“When you treat someone in an exemplary manner, anything less than that becomes ordinary to them. Beware of the expectation triggers you setoff in others.” -Greg Williams, The Master Negotiator & Body Language Expert (Click to Tweet)
“This Is How To Trigger Someone In A Negotiation”
People don’t realize; they’re always negotiating.
I heard music that brought back memories from many years ago. As I listened, a broad smile captured my face. The music was the trigger of that occurrence.
When you’re in a negotiation, are you aware of the triggers that motivate your actions, your thoughts? Do you consider how the other negotiator is driven by what’s triggering him? You should be astutely aware of what’s occurring below your mental state of consciousness in both cases. Because therein lies, what will dictate the degree of success you’ll have in the negotiation. Observe the following insights about triggers, how they work, and how you can use them to motivate someone to take action in your negotiation.
Good Triggers – Bad Triggers
Triggers are not good or bad. It’s the action that follows them, and how the deed is perceived, that determines that. Thus, if you or the other negotiator become triggered by a pleasant thought that evokes moments of happiness, someone may assess that emotion to be good. The opposite is true with a trigger that’s perceived to evoke negative feelings.
Therefore, you should know, or strongly suspect, how someone might react to your trigger, based on their past experiences. Even more important, you should have an idea of how you’ll respond to being triggered. Because in a negotiation, triggers can have a profound impact on the flow of the discussions.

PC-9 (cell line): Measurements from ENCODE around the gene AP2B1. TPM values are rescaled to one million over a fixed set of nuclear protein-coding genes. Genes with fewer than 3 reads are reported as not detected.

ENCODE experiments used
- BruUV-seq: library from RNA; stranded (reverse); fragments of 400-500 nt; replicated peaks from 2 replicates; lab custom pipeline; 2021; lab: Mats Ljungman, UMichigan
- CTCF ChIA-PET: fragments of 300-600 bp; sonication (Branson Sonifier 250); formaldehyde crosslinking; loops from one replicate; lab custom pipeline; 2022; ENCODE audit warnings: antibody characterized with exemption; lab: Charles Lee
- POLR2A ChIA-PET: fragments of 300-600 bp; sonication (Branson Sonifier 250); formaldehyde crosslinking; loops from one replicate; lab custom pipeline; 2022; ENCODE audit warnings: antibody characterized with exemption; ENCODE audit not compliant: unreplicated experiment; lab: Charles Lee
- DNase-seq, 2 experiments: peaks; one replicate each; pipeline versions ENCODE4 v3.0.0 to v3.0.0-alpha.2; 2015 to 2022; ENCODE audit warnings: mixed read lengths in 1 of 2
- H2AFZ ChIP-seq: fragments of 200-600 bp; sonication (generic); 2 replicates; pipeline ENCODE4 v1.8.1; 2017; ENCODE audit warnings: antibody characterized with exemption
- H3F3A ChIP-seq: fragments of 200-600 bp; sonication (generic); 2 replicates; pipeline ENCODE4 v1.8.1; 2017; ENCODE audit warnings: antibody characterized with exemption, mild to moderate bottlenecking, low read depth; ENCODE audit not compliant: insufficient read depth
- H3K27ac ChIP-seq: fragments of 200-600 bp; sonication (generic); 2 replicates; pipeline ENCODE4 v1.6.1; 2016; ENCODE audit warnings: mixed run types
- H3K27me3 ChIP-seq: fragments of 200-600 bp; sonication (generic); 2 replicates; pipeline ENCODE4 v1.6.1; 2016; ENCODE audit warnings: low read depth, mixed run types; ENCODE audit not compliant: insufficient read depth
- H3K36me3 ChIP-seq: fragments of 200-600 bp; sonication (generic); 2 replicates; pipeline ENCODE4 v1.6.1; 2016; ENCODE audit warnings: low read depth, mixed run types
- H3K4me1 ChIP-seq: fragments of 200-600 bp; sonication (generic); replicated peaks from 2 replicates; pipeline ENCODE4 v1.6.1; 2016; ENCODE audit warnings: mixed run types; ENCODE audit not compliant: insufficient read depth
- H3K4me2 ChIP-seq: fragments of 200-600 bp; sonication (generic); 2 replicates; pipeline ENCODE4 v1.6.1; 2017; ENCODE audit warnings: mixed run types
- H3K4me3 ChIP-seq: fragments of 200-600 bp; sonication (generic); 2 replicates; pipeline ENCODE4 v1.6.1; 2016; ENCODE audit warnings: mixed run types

The less time you give someone to think when triggering their intuition, the more subjective they’ll be in their response. That means, if you create a scenario evoking an image that’s happy or sad, a past emotion will be the primary driver of his feelings. And time is essential as a factor in this case. Because, as stated, the less time you give your counterpart to respond, the less time he’ll have to think, which means he’ll rely more on his intuition to come to a quick decision. It’ll be a decision that you helped foster by the image stimuli that maneuvered his thought process.
Intuition triggering can be the psychological ploy that motivates the other negotiator to engage before realizing where those actions may lead. That can be good or bad for you. Therefore, when you trigger someone via their intuition, calculate your actions’, down and upside, before doing so. You don’t want to hurt your efforts – especially if they’re due to your lack of intuition about the possible outcome of your actions.
Think about someone that fills your mind with happiness. It can be someone of prominence or someone that lacks notoriety. Can you see the image of that person? I’ll wait for a moment. Note how you feel right now.
During the negotiation, suppose you thought of someone, or a sound, that puts you into a happier mental state. Imagine the same for the other negotiator; only, in that case, you were the one that evoked the image or sound. While in that state, one’s positive feelings connect to the person they’re with, which means situations and people become perceived as being in a more positive light. That’s the affinity trigger working.